KEVIN HARRIS: That pretty much breaks the circularity right there.
DR. CRAIG: It does right there.
KEVIN HARRIS: As you've said, the resurrection hypothesis only needs one additional hypothesis and that is that theism is true.
DR. CRAIG: I don't even contend that it needs it. There are those, like my friend Gary Habermas, who will argue for the resurrection of Jesus as the best explanation of the facts even without arguments of natural theology. But my claim, and the claim of people like Steve Davis and Richard Swinburne, is that it will be vastly easier to establish the resurrection of Jesus as an event of history if you already know that God exists. Once you've gotten across the Grand Canyon from atheism to theism then it's easier to jump the little gulch separating theism from Christian theism.
KEVIN HARRIS: I'm trying to see if there's anything else in this former article on supernaturalism and motivated reasoning that we ought to look at.
DR. CRAIG: I might comment on one thing on that. He talks about what he calls motivated reasoning. This is just a fancy label – sometimes called confirmation bias, another fancy label – for saying that people tend to accept arguments for what they already believe in. You'll be skeptical of arguments for conclusions you don't already believe, but if it's an argument for something you already believe you'll tend to accept that argument. I have never met people who are more prone to confirmation bias or motivated reasoning than atheists. I remember talking with a Campus Crusade staff member at the University of British Columbia who was so frustrated by this he said it's almost like students have a kind of inner skeptical dial which they turn way up when it comes to Christianity but then which they turn way down when it comes to their own views. I think that is so true. The atheist will believe the most absurd hypotheses like that the universe sprang into being uncaused out of nothing rather than admit that there would be a creator of the universe, or that the applicability of mathematics to physical phenomena is just a happy coincidence rather than the result of a divine plan. Over and over again I have seen this kind of motivated reasoning or confirmation bias among atheists with whom I've dialogued who have usually almost no good arguments for atheism. Just ask them: What justification, what arguments do you have for your own view? And they've typically got almost nothing. And yet they accept that. And they are skeptical then to the Nth degree concerning theistic arguments or arguments for the resurrection of Jesus.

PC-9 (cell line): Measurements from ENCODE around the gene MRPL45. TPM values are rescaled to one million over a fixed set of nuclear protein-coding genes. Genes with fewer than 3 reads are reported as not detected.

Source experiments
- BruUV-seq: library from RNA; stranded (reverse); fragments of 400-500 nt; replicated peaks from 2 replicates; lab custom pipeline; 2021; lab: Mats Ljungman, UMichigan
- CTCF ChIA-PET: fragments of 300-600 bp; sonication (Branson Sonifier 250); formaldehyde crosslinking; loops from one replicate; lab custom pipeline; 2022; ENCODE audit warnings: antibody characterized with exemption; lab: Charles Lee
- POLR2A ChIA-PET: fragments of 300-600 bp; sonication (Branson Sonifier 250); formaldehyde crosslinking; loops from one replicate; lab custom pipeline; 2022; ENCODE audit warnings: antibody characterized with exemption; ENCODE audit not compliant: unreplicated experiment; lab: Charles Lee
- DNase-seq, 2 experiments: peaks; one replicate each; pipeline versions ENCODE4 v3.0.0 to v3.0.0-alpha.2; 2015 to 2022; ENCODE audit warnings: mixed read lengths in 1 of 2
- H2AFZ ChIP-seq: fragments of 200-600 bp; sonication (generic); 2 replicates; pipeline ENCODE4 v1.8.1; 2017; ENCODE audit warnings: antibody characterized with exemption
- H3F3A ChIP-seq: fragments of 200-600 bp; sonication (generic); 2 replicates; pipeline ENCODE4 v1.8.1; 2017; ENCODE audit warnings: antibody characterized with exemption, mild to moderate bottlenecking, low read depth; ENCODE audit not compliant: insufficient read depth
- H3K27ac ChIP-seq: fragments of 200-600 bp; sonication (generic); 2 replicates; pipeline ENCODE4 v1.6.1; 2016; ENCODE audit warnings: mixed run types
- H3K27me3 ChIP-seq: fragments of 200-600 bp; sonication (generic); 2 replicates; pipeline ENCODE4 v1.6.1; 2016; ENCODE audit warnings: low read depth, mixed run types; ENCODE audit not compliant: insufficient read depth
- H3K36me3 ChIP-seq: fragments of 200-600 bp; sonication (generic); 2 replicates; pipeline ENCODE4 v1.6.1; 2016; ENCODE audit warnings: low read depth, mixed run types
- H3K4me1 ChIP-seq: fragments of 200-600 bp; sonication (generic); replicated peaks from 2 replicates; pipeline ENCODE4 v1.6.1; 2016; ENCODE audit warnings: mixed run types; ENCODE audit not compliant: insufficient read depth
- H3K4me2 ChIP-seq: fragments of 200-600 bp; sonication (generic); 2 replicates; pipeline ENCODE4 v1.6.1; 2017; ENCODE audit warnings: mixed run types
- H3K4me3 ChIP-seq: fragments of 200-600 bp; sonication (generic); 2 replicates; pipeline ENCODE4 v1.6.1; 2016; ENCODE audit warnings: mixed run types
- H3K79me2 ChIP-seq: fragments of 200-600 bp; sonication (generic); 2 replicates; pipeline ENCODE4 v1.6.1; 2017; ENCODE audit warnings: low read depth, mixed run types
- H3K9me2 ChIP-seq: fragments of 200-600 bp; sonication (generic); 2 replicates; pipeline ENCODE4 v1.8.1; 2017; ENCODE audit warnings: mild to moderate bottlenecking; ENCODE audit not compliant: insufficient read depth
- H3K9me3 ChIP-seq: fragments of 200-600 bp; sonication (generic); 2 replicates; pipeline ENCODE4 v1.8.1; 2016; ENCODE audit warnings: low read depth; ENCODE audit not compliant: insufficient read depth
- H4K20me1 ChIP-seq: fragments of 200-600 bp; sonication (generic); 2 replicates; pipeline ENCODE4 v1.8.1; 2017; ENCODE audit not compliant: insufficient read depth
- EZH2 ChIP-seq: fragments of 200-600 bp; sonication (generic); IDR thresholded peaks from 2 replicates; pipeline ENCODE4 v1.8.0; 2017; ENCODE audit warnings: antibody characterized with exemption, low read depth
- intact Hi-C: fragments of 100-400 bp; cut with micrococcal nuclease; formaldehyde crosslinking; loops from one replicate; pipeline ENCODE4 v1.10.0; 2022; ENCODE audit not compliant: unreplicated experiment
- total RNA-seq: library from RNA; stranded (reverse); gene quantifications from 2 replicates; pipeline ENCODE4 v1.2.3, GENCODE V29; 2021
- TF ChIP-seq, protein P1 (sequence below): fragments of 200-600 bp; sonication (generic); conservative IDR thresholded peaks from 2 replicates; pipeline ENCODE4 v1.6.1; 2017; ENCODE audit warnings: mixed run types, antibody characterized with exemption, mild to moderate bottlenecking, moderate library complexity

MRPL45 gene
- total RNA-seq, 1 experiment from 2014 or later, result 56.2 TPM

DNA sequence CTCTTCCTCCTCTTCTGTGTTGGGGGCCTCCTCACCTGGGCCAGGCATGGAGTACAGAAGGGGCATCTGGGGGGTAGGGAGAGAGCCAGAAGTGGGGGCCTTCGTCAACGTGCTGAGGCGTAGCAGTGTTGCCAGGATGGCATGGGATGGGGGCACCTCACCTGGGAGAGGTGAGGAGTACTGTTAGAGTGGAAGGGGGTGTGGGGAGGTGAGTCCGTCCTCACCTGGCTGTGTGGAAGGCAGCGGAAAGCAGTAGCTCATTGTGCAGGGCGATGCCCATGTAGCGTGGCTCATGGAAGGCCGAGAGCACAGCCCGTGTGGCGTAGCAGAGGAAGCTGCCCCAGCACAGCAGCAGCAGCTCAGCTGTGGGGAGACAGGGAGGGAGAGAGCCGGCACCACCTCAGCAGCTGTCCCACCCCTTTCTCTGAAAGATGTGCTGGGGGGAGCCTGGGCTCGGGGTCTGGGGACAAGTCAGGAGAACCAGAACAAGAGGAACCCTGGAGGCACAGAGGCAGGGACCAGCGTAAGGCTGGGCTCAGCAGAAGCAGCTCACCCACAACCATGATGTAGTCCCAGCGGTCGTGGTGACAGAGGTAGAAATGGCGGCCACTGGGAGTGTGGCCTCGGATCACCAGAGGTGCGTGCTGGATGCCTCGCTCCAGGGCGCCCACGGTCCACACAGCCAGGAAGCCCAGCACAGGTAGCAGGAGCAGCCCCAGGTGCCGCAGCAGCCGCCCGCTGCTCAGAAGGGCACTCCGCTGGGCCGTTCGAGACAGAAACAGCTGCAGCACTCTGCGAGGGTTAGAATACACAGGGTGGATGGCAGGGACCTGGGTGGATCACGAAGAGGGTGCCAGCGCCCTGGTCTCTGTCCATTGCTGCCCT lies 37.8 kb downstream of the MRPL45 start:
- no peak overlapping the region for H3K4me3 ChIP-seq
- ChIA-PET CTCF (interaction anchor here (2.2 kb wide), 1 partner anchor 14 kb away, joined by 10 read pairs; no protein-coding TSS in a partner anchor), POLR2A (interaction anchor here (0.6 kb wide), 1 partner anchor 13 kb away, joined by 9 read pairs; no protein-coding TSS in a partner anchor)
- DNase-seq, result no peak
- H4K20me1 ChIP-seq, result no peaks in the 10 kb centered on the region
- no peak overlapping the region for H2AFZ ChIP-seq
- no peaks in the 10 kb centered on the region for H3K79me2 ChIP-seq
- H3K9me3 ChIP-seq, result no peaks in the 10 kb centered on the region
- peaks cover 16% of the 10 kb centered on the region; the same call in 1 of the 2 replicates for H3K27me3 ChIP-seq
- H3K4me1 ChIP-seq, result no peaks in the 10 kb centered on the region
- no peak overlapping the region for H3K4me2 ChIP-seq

KEVIN HARRIS: I might just give you a quick example on a side note. I've found myself hoping that in eschatology and end times that post-millennialism is true because it's so much more positive than rapture theology. I've been hoping that the rapture and all of this (a lot of pre-mill) is not true because it is so negative and it's going to be horrible. But that's not a reason to embrace a view (because you like it). It has to have good grounds – good biblical grounds. I just wanted to mention that. He's been accused as an atheist: do you have a little motivated reasoning? And he says, “No, I don't, because the skeptic doesn't generally accept any miracle claims without substantiation.”
DR. CRAIG: Right. And that's not where I'm claiming they have motivated reasoning. Granted, the skeptic will be skeptical of all miracle claims. Rather, what he has motivated reasoning about is his atheism or his denial that God exists or his skepticism about God's existence. He will resist tooth and nail any sort of evidence or argument for God's existence, but will acquiesce very readily to skepticism about miracles, belief that the problem of evil disproves the existence of God, or other sorts of arguments, even the arguments in this blog … arguing for the resurrection of Jesus is circular. That's such a patently false argument that only motivated reasoning could lead someone to accept that argument.
KEVIN HARRIS: We'll finish up today looking at the other article on fideism and circularity. I wondered what you thought about this. After we dealt with the circularity, he says,
Perhaps the Christian can draw on personal revelatory experiences. However, an Amazonian tribesman will never have a revelatory vision or appearance or some kind of experience that will point to Christianity if he has never heard of or come across Christianity. Religious experiences of Christians concerning Christianity come about precisely because they already have knowledge of the Bible, of the New Testament. In other words, Christian religious experiences supervene on (depend upon) knowledge of the Bible. These experiences do not really break the problematic issue of circularity, but actually feed into that circle.